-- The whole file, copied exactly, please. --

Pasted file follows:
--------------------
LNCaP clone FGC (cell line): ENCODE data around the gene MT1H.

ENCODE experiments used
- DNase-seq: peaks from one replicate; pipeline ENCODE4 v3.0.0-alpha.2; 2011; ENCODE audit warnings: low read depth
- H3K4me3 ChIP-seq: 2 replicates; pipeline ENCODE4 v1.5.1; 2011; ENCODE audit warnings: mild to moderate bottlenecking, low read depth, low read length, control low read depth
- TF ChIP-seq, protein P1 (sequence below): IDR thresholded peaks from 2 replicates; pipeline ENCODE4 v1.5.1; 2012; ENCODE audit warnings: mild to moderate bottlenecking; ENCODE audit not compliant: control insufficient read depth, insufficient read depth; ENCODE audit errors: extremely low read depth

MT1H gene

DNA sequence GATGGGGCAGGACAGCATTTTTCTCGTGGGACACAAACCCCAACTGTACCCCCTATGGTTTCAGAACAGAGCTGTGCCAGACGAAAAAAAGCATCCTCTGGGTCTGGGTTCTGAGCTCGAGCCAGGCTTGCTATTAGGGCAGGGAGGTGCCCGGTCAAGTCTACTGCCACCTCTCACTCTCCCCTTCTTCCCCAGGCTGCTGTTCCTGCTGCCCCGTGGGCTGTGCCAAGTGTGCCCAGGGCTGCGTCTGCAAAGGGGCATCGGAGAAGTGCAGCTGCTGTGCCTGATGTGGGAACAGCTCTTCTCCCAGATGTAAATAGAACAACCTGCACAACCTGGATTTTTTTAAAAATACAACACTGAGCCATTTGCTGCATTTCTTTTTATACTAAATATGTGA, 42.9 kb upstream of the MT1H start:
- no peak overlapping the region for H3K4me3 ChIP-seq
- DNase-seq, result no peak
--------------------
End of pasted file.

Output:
LNCaP clone FGC (cell line): ENCODE data around the gene MT1H.

ENCODE experiments used
- DNase-seq: peaks from one replicate; pipeline ENCODE4 v3.0.0-alpha.2; 2011; ENCODE audit warnings: low read depth
- H3K4me3 ChIP-seq: 2 replicates; pipeline ENCODE4 v1.5.1; 2011; ENCODE audit warnings: mild to moderate bottlenecking, low read depth, low read length, control low read depth
- TF ChIP-seq, protein P1 (sequence below): IDR thresholded peaks from 2 replicates; pipeline ENCODE4 v1.5.1; 2012; ENCODE audit warnings: mild to moderate bottlenecking; ENCODE audit not compliant: control insufficient read depth, insufficient read depth; ENCODE audit errors: extremely low read depth

MT1H gene

DNA sequence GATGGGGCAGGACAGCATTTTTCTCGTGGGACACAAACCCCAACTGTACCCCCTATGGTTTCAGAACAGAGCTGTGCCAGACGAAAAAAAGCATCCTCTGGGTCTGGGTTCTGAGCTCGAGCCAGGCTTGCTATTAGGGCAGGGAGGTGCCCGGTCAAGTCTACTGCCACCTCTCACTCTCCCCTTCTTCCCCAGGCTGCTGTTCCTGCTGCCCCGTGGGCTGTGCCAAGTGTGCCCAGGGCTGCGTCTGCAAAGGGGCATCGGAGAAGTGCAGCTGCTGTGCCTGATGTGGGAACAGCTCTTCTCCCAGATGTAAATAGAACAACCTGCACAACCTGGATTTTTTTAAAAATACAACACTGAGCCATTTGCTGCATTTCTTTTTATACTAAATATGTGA, 42.9 kb upstream of the MT1H start:
- no peak overlapping the region for H3K4me3 ChIP-seq
- DNase-seq, result no peak